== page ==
THE INHERITORS: The struggle to belong. An American tale.
Raised in Chicago’s Latino working class community during the Sixties, Alicia Barron uncovers her mother’s Caucasian roots when she inherits a time-worn mansion, the remnant of the estate of a Chicago industrialist. Her search of the house takes her into the lives of past generations of women whose love carried them across forbidden boundaries, and into the conflict of class, nationality, and race that is the history of the city itself. The identity she finds there, however, leads to increasing conflict with her first great love, Ricardo Moreno, who wants Alicia to reject her gringo roots.
The year is 1980, and our introduction to Alicia Barron’s life begins with tragedy. Alicia has recently returned to her childhood neighborhood to teach elementary school and her closest friend, Maria Sandoval, has died in a car crash along with her husband and their oldest child.
Growing up in a largely Latino neighborhood where the cultural and family ties were extremely strong, Alicia always had the nagging doubt that her mother didn’t belong. When she sided with the protesters against the Viet Nam Conflict, she found herself on the opposite side of many lifelong friends and family members—some who lost family in the Korean War. It wasn’t long before Alicia found herself feeling ostracized even by her own mother, Carla.
Alicia must overcome several hurdles in her journey to learn more about her mother and herself, one of which is her boyfriend, Ricardo Moreno. Ricardo is conflicted about Alicia’s heritage. While he loves Alicia’s passion for life and dancing and her Latina heritage, he is unable to accept her “gringa” side. This is a part of Alicia he wants to ignore completely (along with her mother) or at the very least, avoid as much as possible. But Alicia feels this is a rejection to a part of her that she cannot deny exists.
Kirscht deftly tackles the sensitive issues of racism, cultural bias, and discrimination from, what may be considered by some, a new and different perspective. She shows through The Inheritors timeline the ever changing nature of ethnicity, culture, and belonging. Readers are instantly dropped into the changing culture of Chicago under the prism of the 1960s through the 1980s with narrative flashbacks.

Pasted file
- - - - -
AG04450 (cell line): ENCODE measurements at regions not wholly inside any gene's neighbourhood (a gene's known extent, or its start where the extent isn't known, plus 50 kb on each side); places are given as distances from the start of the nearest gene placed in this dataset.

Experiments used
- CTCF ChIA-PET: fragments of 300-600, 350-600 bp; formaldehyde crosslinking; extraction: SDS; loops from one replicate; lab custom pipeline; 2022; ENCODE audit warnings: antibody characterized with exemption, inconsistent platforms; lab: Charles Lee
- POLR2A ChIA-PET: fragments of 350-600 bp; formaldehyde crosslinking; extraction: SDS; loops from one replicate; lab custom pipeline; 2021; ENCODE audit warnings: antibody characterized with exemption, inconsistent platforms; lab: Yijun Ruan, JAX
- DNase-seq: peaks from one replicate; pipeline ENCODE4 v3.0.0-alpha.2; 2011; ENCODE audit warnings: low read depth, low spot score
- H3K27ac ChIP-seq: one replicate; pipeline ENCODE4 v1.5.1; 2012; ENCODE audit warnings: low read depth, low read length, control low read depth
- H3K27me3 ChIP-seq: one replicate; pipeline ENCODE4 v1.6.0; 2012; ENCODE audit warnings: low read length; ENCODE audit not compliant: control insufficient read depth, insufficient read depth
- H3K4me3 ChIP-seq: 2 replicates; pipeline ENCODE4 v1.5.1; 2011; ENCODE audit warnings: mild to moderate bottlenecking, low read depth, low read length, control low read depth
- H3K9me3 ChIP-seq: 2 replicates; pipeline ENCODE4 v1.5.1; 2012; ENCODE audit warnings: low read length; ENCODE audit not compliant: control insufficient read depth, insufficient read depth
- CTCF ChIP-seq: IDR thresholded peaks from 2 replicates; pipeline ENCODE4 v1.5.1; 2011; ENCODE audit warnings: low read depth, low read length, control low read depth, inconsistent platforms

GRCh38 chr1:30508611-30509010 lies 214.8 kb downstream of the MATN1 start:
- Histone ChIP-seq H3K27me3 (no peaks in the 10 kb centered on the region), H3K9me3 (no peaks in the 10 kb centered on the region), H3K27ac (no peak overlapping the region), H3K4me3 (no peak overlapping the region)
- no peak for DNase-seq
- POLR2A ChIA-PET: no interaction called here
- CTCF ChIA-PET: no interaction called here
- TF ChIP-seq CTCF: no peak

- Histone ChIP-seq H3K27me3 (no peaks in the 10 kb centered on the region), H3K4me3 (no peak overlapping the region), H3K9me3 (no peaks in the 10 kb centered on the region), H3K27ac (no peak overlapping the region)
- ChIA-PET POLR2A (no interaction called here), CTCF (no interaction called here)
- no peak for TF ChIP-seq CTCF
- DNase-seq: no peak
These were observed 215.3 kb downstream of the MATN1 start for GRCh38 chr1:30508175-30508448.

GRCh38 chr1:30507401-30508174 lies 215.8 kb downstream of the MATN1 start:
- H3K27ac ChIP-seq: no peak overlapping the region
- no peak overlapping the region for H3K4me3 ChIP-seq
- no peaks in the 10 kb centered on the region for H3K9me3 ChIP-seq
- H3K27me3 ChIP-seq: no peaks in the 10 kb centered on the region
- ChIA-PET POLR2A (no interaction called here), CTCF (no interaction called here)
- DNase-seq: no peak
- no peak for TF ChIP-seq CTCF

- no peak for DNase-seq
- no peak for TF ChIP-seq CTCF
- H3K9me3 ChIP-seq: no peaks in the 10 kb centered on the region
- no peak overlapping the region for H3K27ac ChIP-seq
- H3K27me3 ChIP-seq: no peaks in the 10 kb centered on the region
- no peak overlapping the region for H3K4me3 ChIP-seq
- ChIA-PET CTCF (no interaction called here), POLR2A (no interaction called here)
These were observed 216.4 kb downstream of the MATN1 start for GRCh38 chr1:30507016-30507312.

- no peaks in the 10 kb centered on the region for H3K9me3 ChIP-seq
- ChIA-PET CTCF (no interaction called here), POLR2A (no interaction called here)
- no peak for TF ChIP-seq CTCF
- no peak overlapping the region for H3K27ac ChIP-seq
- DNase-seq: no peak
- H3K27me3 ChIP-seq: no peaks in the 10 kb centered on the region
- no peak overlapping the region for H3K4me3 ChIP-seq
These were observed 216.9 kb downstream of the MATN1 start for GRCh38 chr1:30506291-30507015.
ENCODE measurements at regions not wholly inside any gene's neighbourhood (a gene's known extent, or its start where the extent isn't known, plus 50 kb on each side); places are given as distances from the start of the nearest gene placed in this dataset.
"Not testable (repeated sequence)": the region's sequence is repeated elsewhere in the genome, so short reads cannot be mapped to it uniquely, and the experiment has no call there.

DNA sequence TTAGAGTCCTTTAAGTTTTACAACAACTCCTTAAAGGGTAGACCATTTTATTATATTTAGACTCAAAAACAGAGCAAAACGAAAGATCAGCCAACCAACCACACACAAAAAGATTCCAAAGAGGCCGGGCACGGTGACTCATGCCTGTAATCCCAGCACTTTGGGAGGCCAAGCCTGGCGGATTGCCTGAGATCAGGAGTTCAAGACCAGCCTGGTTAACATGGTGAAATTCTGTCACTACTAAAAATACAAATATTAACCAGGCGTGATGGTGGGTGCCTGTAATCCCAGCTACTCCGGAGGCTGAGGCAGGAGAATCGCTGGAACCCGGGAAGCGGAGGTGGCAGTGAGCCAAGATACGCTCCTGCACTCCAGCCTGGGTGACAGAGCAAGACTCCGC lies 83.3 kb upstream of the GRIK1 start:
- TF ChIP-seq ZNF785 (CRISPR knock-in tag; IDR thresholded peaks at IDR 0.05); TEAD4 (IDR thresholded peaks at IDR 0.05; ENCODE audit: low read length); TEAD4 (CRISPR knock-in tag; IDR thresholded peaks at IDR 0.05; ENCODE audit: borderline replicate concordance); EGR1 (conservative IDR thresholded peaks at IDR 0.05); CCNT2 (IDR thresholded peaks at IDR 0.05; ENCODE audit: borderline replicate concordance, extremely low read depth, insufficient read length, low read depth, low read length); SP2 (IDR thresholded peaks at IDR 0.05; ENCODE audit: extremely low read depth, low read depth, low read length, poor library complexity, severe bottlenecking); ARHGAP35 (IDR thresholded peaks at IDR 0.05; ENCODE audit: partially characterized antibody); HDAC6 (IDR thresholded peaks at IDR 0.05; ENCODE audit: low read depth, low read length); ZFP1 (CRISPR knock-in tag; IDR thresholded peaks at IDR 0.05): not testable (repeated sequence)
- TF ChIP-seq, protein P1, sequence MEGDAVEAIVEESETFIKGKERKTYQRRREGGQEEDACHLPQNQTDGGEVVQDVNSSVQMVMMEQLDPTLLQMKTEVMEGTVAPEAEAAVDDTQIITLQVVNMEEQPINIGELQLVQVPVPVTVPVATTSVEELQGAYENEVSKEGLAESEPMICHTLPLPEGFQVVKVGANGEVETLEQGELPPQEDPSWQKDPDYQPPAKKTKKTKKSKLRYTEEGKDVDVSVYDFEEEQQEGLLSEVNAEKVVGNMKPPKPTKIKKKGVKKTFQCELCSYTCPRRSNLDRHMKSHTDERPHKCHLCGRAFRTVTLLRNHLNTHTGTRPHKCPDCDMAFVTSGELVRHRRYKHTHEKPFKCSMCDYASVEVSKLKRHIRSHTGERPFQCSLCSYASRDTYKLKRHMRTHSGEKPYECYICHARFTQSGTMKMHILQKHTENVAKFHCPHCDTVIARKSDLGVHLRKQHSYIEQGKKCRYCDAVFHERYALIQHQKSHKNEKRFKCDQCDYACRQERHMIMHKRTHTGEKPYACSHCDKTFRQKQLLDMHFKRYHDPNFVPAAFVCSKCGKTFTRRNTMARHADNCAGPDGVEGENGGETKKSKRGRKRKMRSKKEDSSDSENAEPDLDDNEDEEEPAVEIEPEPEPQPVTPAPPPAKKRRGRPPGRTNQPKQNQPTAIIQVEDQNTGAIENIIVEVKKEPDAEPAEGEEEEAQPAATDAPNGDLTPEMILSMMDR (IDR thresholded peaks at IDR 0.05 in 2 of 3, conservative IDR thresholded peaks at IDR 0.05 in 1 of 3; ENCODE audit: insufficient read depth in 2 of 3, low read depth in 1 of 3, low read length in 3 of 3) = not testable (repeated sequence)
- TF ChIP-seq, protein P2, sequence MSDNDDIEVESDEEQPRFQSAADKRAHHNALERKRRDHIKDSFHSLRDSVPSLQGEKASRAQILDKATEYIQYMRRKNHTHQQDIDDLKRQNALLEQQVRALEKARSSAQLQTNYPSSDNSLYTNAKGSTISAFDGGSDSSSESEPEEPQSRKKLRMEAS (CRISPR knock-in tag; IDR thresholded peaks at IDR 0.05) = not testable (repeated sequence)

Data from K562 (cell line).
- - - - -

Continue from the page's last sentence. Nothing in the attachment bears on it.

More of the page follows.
The Inheritors by Judith Kirscht is a novel of one woman grappling to find her cultural and personal identity. Tolerance of others and the need for communication is required from each of us is an overriding theme in this latest work of Kirscht that explores the complexities of human nature and family bonds.
As a former resident of Chicago and someone who’s written two novels set in that city, I was really excited to start reading The Inheritors by Judith Kirscht. …
The Inheritors is set in a different neighborhood than I lived in and a different era (the 80’s) but still made me nostalgic for the Windy City. The book takes sort of an upside-down look at racism that I haven’t ever seen before. Many books have been written about the injustices imposed upon minorities by the “ruling” class. This book shows that minorities can be just as disdainful of the majority. A sort of reverse prejudice.
Alicia’s journey is to accept her white Anglo bloodline, something she has always rejected in the past. Her love interest, Ricardo, not only discourages her from making this effort, but is very adamant about how abhorrent he thinks her white lineage is.
…It seems to me that the Chicago Alicia grew up in was a microcosm of the America I think we should be, and that we once were. Her slowly developing embrace of the diversity of her forebears is like a call for us to learn more about those who have different backgrounds and cultures than ours and incorporate them into our own lives. That is how we can build the richest, most fulfilling experience and future for ourselves and our children.
–Debra Borys, Author
NOTE: The Inheritors is no longer in print, but is available used at Amazon.com